MP: Well, you were going 23 in a 15 mile per hour zone.

Me: I didn’t realize that Sir. My speedometer is inoperable and we don’t have the parts to fix it.

MP: Oh, I see.

Me: You should have pulled over the guy I was racing. I know he has a working speedometer. I’ve got to go now. Have a nice day Sir.

We normally haul equipment or supplies on our flatbed trailers. Recently we hauled a really nice car.

In order to see it’s really nice you have to look past the three flat tires, the bullet holes, and its inability to start. So we’ll pretend it’s really nice. When we got to the yard where we were to drop it off they said they were going to bring a forklift to download it for us. So we waited about a half hour for them to come with the forklift but it never showed up.

We decided we had waited long enough. The car got hung up a little bit when we got to the ramp so some of the guys who worked in the yard helped us push it the rest of the way onto the ramp.

The nose of the car hit at the bottom of the ramp and the car stopped right there. It was off our truck though so it was no longer our problem. Maybe they will be faster with the forklift next time.

We also haul fuel which is a lot easier than the flatbeds. When you pull up to the fuel farm they hook up the hose to your truck and all you have to do is open the vent on the top. Then you just sit up there and wait until the tank is empty. It’s a nice spot to sit and read for a while.

In my last update I talked about how it was the rainy season here and I was thinking I might have to recant that statement. It only rained a little bit since the last update until two days ago. Then it poured. And when it got done pouring, it poured some more and the wind came up. The picture below is us out on the road. We are not actually driving next to a river but it looks like it. The waves on the water are from the wind.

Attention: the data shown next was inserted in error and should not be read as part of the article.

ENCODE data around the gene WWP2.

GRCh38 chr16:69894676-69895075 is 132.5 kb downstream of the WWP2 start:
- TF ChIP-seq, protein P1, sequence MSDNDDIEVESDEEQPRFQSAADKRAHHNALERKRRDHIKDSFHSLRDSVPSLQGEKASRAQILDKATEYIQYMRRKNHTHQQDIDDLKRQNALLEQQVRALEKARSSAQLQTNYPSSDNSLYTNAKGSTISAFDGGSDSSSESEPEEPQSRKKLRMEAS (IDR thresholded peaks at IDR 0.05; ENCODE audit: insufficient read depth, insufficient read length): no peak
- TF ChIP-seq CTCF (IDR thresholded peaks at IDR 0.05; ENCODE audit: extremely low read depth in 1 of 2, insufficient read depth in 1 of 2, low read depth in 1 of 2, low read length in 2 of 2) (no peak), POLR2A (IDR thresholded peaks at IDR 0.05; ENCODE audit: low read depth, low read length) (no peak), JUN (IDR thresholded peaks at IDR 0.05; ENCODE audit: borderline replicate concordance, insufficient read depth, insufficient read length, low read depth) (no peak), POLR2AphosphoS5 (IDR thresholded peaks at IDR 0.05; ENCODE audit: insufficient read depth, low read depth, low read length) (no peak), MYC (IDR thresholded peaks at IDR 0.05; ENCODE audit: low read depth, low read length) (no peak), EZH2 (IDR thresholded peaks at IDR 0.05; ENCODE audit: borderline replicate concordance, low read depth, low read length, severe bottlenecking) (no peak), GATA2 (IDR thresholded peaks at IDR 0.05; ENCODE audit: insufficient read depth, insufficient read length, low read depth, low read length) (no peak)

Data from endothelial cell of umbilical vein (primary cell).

This picture is from the front door of the post office. The whole area around it was completely flooded so they made a bridge of sandbags and cardboard. It is strange to me that we have been here for five years and we still need card board to get to the post office when it rains.

Donkeys are a very common sight on the roads here. They appear to have no owners and just wander around trying to find some food. I don’t know how many of you have seen a donkey in real life (or seen Winnie the Pooh) but donkeys are very sad animals. As you might imagine, this is compounded by rain. We saw this donkey standing on the side of the road in the pouring rain just looking at the ground presumably wondering why he had to be born in Iraq instead of at Disney’s Animal Kingdom. I think I saw another one take a book of donkey recipes to the nearest person and lay down in front of him.

The pictures above are not actual photographs from Iraq. They don’t have bows on their tails here. I would like to thank whatever website I grabbed them from. And remember if you want to see any of the pictures in more detail you can click on them.



If a fellow isn't thankful for what he's got, he isn't likely to be thankful for what he's going to get.

- Frank A. Clark